Auguste Rodin (1840 -1917)

Standing Embracing Couple, Profile View

Circa 1900

Pencil and watercolour on paper

H. 49.8 cm ; W. 33 cm

D.6203

The contrast between the treatment of the two bodies clasped in an embrace (whose fine pencil outlines are covered by a pale, fleshcoloured wash) and that of the flamboyant background against which they are set, and the clarity of the borders between human figures and background, recall the technique of collage. In fact, as is frequently found in Rodin’s oeuvre, one work generated another, metamorphosed into a new composition. In the present drawing, the artist seems to have traced an earlier drawing, probably the one entitled A Reef at the Bottom of the Sea-Two Embracing Figures, executed between 1896 and 1900, exhibited at the Pavillon de l’Alma, Paris, is now in the Weimar Museum.Then, using this tracing as a starting point, Rodin transferred the outline of the same couple onto a new sheet of paper, but here, the figures are not immersed in a watery universe as in the Weimar drawing, but stand out against a fiery background, streaked with vertical lines in pencil.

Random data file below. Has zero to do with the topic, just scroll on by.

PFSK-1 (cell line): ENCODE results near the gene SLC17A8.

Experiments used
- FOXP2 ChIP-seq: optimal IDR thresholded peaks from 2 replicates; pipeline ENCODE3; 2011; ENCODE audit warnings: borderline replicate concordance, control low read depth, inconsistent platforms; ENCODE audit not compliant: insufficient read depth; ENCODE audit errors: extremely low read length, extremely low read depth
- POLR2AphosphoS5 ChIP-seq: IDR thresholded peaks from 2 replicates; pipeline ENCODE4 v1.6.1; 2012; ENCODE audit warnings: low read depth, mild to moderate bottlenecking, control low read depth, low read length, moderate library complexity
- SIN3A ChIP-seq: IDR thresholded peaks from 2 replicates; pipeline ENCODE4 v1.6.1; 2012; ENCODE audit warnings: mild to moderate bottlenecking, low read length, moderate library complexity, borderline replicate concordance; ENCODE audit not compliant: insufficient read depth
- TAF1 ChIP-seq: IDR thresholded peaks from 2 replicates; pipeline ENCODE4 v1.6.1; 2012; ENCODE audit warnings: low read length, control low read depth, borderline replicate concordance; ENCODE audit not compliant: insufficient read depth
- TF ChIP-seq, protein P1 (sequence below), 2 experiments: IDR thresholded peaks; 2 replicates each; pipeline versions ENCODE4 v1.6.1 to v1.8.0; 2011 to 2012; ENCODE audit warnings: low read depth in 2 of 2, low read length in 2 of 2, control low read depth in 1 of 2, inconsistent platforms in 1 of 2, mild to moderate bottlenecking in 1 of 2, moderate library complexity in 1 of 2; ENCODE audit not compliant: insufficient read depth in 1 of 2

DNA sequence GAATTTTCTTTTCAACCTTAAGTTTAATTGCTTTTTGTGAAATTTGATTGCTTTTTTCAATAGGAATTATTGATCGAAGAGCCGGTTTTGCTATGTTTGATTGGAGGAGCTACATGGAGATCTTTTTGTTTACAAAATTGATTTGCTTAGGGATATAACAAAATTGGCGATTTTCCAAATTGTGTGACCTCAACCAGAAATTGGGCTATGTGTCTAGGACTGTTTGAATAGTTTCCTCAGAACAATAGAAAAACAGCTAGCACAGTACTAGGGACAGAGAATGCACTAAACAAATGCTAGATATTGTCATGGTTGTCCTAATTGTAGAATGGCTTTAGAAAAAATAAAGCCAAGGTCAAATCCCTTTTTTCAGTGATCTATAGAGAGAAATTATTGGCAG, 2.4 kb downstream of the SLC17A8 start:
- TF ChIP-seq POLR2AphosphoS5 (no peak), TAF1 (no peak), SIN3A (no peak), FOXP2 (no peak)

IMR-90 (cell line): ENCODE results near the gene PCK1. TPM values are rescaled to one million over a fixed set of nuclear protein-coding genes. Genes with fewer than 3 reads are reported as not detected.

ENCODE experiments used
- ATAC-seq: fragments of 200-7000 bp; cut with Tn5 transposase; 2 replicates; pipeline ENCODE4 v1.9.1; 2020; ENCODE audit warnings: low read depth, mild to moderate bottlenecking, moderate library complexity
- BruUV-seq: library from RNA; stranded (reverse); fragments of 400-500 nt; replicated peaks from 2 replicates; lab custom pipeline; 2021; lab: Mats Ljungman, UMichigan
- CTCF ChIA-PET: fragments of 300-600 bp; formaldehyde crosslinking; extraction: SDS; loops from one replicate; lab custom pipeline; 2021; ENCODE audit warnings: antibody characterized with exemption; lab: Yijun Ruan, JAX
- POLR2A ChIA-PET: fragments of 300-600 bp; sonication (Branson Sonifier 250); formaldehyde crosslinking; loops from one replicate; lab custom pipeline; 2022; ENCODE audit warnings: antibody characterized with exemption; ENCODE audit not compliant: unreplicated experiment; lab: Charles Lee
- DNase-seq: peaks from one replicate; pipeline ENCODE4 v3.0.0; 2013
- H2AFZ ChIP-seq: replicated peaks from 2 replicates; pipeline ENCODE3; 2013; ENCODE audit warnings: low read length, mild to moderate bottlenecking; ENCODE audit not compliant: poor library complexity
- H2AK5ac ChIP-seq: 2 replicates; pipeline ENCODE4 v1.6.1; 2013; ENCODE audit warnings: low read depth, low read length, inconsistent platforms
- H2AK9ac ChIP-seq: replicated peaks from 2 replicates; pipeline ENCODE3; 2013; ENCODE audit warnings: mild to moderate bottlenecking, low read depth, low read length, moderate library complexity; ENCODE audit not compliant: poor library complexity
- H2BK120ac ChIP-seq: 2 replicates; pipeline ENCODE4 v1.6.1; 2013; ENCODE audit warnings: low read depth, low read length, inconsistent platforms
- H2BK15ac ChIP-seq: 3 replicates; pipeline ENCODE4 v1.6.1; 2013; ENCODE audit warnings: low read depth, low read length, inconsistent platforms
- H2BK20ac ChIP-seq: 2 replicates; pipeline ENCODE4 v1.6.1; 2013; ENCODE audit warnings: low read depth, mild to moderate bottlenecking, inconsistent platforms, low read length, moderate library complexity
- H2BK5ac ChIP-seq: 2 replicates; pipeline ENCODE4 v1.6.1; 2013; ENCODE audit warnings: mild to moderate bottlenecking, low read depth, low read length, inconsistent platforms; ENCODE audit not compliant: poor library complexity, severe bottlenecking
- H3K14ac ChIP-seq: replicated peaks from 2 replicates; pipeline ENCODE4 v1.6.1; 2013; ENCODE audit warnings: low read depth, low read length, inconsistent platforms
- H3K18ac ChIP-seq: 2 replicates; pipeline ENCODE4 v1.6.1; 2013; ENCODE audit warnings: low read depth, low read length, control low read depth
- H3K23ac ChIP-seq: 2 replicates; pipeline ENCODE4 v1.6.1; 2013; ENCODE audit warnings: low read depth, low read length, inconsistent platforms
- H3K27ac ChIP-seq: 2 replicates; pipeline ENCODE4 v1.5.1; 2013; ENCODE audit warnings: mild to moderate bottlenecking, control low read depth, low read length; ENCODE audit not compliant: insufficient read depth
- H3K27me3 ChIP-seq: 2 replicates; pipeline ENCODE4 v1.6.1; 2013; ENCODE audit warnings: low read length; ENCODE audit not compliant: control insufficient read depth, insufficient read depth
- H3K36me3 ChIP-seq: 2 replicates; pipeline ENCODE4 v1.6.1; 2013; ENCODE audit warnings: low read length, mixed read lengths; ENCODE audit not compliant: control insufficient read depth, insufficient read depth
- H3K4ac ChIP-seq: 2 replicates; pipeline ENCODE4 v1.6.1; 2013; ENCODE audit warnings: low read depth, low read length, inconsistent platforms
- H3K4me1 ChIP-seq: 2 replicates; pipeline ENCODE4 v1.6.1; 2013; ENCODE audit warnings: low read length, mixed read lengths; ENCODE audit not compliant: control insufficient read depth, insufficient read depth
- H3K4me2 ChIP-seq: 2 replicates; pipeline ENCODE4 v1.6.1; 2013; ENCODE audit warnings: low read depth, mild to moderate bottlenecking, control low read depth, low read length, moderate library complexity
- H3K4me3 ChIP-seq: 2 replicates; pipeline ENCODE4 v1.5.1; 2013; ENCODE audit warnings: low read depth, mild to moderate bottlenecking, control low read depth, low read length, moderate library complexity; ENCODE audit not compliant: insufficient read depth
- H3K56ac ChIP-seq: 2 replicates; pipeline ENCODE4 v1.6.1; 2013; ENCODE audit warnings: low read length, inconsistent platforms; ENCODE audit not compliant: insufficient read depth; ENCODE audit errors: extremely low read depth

The abstract background, a sort of blood red stage curtain, removes all notion of temporality from this scene of two lovers fusing into one, which has no place in the tangible world.

 

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